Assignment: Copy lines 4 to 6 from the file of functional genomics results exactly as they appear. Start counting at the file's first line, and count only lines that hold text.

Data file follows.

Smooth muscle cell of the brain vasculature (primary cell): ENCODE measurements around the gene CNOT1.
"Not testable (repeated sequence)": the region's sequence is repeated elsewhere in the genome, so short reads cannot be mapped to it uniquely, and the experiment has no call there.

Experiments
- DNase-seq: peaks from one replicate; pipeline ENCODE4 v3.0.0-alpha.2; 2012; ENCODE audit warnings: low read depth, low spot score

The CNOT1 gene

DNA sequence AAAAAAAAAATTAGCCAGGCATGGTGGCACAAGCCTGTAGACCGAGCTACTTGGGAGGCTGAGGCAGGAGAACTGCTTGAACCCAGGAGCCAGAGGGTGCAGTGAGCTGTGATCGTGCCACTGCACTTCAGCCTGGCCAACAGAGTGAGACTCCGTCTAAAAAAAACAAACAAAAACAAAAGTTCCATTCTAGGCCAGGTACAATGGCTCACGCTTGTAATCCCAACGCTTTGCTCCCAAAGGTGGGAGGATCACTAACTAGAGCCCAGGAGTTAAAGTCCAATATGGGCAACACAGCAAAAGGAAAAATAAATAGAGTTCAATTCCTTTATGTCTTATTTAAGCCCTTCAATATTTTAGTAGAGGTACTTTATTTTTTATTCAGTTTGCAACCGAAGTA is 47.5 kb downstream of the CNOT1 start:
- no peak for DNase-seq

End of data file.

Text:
- DNase-seq: peaks from one replicate; pipeline ENCODE4 v3.0.0-alpha.2; 2012; ENCODE audit warnings: low read depth, low spot score

The CNOT1 gene

DNA sequence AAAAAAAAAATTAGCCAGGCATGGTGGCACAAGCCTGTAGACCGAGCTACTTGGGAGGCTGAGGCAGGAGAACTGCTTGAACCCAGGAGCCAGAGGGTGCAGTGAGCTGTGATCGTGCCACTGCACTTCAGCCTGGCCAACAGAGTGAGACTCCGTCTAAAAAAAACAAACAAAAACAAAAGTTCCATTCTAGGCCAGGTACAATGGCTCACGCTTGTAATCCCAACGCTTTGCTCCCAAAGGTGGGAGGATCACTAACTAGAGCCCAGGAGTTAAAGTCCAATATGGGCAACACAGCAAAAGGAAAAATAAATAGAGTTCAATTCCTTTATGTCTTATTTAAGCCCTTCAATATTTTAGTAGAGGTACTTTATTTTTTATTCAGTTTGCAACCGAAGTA is 47.5 kb downstream of the CNOT1 start: